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GPs told to switch to HbA1c testing for diabetes diagnosis

Exclusive GPs are to be issued with new NHS guidelines this month requesting they use HbA1c testing for diagnosis of type 2 diabetes in a move Government research suggests will drive up the number of cases by a fifth.

Pulse has learned that the UK has decided to adopt World Health Organisation advice issued in March that GPs switch to use of HbA1c testing with a cut-off point of 6.5% for diagnosis of type 2 diabetes.


Patients with HbA1c levels between 6.0% and 6.4% will be considered as having impaired glucose regulation and also at high risk of diabetes.

Health departments in all four UK countries are working on new guidelines for GPs. But the move is controversial, with unpublished research finding there will be a 20% increase in diabetes prevalence under the diagnostic threshold, with increases of up to 30% in some ethnic groups.

Research has also suggested the technique could be inaccurate in older patients and levels may be naturally higher in black patients.

The UK guidelines will recommend GPs use blood tests to measure HbA1c levels in patients with suspected type 2 diabetes, and confirm a diagnosis in all patients with levels above 6.5% or above on two separate occasions.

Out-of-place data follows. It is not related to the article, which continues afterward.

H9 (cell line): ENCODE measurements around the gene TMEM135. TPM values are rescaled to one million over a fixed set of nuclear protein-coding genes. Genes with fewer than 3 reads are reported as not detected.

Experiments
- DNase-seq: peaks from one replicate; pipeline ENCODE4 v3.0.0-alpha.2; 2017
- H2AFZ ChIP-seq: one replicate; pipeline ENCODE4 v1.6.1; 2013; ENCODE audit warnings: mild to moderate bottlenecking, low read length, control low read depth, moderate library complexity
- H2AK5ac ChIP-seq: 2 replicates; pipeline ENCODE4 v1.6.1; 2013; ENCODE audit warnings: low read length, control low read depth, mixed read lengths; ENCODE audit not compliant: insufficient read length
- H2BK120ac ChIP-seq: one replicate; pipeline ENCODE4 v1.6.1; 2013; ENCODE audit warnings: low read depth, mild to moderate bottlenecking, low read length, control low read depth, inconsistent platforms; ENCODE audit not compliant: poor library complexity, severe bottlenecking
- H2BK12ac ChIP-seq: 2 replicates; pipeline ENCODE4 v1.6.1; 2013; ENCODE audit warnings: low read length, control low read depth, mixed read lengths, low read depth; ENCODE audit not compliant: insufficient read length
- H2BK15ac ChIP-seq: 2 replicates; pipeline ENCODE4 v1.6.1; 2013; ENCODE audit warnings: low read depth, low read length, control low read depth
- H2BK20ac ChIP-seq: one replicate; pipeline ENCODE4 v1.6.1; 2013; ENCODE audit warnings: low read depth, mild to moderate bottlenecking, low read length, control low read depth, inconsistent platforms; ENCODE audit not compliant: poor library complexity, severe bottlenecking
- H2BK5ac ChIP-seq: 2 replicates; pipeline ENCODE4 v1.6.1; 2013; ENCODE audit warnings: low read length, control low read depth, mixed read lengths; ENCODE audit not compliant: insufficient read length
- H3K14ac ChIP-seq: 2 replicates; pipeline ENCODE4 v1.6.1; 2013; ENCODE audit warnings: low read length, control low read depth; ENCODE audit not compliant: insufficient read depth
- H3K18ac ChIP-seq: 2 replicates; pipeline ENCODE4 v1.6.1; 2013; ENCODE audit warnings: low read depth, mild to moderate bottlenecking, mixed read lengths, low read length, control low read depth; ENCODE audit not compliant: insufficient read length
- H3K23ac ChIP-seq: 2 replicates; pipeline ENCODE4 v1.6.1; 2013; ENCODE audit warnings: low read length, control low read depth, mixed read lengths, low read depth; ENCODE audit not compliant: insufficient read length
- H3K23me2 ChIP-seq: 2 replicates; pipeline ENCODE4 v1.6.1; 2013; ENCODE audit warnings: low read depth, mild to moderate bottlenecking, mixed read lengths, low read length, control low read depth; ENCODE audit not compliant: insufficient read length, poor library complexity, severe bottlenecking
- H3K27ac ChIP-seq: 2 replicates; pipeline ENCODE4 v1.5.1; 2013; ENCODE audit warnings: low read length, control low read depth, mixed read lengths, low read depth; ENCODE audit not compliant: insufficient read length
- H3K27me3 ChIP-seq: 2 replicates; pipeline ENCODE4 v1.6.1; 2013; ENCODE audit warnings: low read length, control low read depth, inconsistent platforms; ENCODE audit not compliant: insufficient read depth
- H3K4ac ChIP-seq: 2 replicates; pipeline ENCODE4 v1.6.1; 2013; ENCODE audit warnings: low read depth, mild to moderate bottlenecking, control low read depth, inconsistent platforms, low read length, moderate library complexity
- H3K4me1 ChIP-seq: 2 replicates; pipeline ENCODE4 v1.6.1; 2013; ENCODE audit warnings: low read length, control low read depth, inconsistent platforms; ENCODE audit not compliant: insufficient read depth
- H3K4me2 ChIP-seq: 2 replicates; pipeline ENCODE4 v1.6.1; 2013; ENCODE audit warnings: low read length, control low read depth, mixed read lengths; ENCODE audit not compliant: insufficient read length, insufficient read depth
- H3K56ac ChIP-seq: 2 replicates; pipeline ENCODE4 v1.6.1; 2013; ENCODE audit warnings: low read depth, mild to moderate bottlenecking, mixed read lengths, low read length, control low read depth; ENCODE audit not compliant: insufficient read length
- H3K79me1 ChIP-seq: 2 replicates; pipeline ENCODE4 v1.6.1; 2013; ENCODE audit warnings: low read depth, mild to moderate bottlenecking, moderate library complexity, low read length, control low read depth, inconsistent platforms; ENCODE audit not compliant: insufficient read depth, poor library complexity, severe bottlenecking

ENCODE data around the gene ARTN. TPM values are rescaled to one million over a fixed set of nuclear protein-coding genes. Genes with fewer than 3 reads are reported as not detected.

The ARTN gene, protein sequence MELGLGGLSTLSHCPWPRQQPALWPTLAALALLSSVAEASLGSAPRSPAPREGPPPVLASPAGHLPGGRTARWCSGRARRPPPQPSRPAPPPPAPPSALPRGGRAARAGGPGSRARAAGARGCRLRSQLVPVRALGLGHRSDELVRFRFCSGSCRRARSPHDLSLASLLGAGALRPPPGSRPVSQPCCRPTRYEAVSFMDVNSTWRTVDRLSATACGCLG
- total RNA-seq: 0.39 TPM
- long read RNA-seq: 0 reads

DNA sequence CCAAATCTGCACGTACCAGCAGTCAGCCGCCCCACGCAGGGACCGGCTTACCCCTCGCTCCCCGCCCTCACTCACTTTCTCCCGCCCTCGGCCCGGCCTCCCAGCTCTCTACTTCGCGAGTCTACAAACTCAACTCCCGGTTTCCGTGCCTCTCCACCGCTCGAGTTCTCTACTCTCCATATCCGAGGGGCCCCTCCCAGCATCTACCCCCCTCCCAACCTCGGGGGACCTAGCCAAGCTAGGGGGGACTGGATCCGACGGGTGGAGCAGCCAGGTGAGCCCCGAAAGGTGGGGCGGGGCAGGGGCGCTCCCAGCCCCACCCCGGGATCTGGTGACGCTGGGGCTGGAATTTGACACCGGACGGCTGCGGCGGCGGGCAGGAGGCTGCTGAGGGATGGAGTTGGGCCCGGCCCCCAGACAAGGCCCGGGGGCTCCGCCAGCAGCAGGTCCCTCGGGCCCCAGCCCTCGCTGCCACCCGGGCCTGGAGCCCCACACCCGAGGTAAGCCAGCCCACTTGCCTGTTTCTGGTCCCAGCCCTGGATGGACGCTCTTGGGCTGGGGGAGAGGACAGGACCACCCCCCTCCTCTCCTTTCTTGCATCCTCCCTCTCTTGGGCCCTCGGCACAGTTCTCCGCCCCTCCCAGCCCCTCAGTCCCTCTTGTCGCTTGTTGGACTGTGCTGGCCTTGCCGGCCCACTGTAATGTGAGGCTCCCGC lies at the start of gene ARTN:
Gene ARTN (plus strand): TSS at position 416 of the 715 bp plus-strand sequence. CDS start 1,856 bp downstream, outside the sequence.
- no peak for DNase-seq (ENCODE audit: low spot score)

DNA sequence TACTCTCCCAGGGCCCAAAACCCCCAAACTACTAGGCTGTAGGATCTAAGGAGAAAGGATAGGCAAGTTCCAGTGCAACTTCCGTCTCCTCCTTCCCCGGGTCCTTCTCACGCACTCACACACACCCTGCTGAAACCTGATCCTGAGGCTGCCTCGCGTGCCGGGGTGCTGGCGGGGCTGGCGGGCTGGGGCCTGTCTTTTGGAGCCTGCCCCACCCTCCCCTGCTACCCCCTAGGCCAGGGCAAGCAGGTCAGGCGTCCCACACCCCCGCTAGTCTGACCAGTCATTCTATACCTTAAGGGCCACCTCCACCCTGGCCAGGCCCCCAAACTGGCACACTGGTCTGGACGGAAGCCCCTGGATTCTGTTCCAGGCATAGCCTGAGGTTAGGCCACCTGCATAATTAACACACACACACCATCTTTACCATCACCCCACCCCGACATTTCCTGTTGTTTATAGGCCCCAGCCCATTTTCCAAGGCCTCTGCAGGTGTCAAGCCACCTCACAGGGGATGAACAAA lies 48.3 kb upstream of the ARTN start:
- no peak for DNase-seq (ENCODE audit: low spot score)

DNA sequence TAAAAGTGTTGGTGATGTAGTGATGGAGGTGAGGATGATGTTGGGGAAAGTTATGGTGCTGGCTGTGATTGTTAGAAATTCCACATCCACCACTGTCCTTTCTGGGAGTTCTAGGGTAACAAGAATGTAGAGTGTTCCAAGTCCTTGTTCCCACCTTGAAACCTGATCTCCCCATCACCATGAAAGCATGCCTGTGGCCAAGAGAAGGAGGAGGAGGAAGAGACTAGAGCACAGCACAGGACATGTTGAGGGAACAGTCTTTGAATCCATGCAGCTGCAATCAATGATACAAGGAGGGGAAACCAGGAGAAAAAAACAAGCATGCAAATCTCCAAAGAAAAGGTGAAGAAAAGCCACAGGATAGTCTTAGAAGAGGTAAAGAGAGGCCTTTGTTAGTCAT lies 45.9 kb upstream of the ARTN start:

The guidance, drafted by a UK-wide working body led by Dr Rowan Hillson, the Department of Health in England's national clinical director for diabetes, is due to be published this month and will be endorsed by the Primary Care Diabetes Society (PCDS), the Association of British Clinical Diabetologists and Diabetes UK.

HbA1c testing is not recommended for diagnosis of type 1 diabetes, and should not be used to diagnose type 2 diabetes in children, or patients with end-stage kidney disease, haemoglobinopathies or anaemia.

Dr Brian Karet, a GPSI in diabetes in Bradford and member of the PCDS committee who sat on the UK-wide guideline group, told Pulse: ‘It's going to detect more people at risk, especially in black and minority populations. There will be more people diagnosed [than with fasting plasma glucose] - it could be as much as 30%.

‘It will undoubtedly increase workload, particularly in practices in urban areas or those with large populations of ethnic minority patients.'

Professor Kamlesh Khunti, professor of primary care diabetes at the University of Leicester and a GP in the city, said overall the switch was likely to be ‘a good thing'.

‘Our research shows patients and professionals don't like oral glucose tolerance testing and I'm sure HbA1c testing will be preferable. It is more expensive but if you factor in patients' and GP time we more than make up for the extra cost. We need to pick more people up early to prevent complications in later life.'

NICE is due to decide this month whether it will review its 2008 guidance on type 2 diabetes.


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